If you decide to go to see Deny, Deny, Deny do let Islington Faces know. Hope you enjoy the show.

Don't miss The Roundabout at Park Theatre with Bessie Carter (c) Robert Workman

Don’t miss The Roundabout at Park Theatre with Bessie Carter (c) Robert Workman

THE ROUNDABOUT – at the Park Theatre until 24 September 2016 (published 29/8/16)

Review by Nicola & Saira

Review by Nicola & Saira

Thanks to J B Priestley’s wit (and the fact that An Inspector Calls is on the GCSE English syllabus) he is a well-known playwright. But now that one of his lost comedy of manners, The Roundabout, is showing at Park Theatre expect renewed interest in this early 20th century wordsmith.

Ideally book tickets to see it for yourself, not just because The Roundabout has some fabulous laugh-out-loud lines, but also to enjoy seeing the talented Bessie Carter.

The Roundabout cast pose for pix after their first performance at Park Theatre (c) Islington Faces

The Roundabout cast pose for pix after their first performance at Park Theatre (c) Islington Faces

The plot (without spoilers)

Bessie Carter – daughter of Archway-born Imelda Staunton and her husband Jim Carter (from Downton Abbey) – is a perfect Pamela. It’s the 1930s – cue ace set at the Park 200. Pamela has just returned from Communist Russia bringing a nauseating comrade (Staggers played by Steven Blakeley who you might know from Heartbeat) to stay unexpectedly with the father her mother left 10 years ago.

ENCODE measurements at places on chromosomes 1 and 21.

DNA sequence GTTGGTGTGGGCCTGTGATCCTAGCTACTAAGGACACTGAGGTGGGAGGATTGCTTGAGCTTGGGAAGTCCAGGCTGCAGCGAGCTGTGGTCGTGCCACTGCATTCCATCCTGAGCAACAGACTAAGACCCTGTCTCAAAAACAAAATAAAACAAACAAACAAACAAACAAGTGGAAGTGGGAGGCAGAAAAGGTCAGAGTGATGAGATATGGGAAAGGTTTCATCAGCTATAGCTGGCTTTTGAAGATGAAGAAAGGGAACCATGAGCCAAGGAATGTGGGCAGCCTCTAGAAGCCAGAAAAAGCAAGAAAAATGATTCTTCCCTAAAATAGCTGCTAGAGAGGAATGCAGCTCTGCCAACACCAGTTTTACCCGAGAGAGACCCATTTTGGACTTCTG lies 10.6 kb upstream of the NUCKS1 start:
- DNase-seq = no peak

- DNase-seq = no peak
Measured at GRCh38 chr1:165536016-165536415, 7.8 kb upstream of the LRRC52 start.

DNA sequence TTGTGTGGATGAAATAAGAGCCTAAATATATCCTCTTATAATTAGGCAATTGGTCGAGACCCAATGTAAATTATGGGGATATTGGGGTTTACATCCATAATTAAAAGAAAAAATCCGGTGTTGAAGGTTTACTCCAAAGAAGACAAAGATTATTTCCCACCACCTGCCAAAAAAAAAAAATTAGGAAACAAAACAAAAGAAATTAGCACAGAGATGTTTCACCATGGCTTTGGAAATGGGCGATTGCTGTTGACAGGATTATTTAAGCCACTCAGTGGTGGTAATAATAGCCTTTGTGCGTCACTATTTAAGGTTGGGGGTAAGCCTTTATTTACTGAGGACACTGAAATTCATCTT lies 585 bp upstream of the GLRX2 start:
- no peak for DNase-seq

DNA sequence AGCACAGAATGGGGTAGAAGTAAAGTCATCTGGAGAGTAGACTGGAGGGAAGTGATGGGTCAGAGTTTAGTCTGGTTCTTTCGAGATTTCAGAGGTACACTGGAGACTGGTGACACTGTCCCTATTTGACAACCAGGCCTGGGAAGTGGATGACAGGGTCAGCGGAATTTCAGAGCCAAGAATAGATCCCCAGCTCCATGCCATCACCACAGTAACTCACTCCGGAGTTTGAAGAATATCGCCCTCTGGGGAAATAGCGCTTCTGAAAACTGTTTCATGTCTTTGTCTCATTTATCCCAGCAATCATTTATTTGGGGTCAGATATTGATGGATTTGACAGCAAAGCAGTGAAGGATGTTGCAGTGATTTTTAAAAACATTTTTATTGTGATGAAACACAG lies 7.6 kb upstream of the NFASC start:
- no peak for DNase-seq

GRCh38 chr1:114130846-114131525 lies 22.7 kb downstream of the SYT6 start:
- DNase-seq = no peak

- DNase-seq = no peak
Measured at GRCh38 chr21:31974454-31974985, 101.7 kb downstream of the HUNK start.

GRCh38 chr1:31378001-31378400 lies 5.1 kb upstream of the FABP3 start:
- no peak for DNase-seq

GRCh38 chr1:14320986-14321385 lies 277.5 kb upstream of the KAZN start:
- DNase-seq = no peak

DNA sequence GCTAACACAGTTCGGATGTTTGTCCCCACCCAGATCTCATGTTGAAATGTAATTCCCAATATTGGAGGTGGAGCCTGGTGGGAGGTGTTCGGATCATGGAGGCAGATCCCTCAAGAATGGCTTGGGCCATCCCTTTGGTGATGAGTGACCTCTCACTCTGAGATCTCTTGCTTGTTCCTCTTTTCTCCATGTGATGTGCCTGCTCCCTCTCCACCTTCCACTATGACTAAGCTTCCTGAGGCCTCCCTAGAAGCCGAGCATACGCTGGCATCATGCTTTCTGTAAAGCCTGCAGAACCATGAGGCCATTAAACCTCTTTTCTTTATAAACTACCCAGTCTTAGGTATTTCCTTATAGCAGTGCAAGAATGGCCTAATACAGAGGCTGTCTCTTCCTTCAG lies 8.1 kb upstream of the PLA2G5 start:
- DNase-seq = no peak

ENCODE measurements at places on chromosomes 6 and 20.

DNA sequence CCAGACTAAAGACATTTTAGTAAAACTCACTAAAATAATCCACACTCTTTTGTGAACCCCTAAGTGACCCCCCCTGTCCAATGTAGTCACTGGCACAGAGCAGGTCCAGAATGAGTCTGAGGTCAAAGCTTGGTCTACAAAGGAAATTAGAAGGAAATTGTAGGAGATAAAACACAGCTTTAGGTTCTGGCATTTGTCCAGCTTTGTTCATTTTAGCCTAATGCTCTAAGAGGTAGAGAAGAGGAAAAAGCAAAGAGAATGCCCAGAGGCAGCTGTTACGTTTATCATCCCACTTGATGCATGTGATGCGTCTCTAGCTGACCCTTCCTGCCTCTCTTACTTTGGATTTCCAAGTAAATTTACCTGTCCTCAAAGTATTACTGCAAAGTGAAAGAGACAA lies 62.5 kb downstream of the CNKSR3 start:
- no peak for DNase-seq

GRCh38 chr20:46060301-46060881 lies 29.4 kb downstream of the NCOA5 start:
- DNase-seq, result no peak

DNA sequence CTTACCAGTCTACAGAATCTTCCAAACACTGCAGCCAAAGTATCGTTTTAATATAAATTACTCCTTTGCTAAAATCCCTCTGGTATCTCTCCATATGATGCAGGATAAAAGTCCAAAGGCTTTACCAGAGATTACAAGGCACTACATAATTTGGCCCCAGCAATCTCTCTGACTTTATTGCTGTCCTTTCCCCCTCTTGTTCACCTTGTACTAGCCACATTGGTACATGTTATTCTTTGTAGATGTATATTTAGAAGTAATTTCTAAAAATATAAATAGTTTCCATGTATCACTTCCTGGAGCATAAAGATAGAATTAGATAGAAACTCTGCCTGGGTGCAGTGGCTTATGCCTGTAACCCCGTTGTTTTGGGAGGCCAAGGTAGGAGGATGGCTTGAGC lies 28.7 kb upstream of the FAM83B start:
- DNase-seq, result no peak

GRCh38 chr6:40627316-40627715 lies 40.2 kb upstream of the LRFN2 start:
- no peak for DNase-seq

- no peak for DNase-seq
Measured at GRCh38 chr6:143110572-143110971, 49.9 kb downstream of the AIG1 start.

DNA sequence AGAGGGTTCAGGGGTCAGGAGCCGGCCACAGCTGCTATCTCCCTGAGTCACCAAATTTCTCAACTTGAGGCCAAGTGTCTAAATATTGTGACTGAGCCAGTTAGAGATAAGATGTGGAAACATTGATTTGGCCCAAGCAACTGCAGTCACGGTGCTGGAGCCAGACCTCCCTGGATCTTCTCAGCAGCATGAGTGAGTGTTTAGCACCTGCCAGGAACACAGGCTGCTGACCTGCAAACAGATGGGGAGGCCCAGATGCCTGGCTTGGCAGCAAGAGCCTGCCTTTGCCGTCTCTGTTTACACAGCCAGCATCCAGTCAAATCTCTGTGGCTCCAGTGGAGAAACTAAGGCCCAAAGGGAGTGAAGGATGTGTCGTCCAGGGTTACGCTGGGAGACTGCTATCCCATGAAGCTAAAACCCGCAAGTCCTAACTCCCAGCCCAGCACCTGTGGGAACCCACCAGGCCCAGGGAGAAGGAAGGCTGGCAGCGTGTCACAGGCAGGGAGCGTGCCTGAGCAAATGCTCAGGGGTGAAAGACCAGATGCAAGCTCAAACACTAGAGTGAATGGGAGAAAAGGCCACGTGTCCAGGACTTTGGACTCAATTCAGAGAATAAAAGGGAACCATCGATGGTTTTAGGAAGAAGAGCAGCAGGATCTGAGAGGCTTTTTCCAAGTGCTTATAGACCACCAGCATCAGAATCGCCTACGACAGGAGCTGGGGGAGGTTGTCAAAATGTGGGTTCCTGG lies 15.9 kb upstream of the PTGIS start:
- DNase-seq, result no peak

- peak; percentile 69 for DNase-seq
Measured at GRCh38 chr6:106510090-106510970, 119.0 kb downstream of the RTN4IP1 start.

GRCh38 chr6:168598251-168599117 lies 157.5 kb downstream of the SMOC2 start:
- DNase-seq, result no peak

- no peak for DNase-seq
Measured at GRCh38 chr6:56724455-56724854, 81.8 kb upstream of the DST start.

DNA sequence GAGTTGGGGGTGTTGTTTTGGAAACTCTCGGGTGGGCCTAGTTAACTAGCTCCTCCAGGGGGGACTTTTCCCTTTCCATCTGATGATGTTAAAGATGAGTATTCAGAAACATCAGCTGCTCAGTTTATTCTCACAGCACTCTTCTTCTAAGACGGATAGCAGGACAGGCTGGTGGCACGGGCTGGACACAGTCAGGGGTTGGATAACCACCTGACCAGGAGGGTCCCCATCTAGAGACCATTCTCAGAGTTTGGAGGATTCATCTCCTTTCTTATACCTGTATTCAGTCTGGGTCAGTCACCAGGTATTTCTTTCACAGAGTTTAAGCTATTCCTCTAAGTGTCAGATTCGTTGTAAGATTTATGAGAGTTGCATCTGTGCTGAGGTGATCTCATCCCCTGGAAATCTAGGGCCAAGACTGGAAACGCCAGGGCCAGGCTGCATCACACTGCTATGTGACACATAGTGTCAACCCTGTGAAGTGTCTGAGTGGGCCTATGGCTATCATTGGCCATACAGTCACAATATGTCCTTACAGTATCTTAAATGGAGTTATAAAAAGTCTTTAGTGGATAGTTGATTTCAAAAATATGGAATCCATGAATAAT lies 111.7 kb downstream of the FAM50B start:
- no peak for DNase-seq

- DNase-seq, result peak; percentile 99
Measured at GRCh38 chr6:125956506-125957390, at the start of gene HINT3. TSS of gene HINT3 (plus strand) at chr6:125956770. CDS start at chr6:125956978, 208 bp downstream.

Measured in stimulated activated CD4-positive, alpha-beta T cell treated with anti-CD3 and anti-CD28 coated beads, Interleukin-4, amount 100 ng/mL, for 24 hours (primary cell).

Fab 1930s set for The Roundabout at Park Theatre

Fab 1930s set for The Roundabout at Park Theatre

For her father (Lord Kettlewell played by Brian Protheroe) it’s a nightmare weekend. Problems beset him including a demanding mistress, his failing business, staff unrest (because it’s the 30s and things are changing in Britain) plus his efforts to get to know his stroppy adult daughter. All rich comic seams.

The audience loved it.

My friend Saira, who grew up in Delhi, was delighted by the money-making schemes of Lady Knightsbridge (a well-cast Richenda Carey) in particular her “is there any money in it” quest to find a planting job in the far East for one of her protégées in rubber, tea or – growing desperate – curry.

And I relished the fabulous one-liners Priestly gives to the professional country house weekender Churton Saunders (played by Hugh Sachs) who loves the good life of Cuban cigars and expensive brandy.

Saira gets a selfie with Bessie Carter at the after show party for The Roundabout. (c) Islington Faces

Saira gets a selfie with Bessie Carter at the after show party for The Roundabout. (c) Islington Faces


Islington Faces thought this was great fun, ideal for any age from 11 up.

Cast includes: Steven Blakeley, Lisa Bowerman, Bessie Carter, Richenda Carey, Charlie Field, Derek Hutchinson, Annie Jackson, Ed Pinker, Brian Protheroe, Hugh Sachs and Carol Starks.

Tickets available from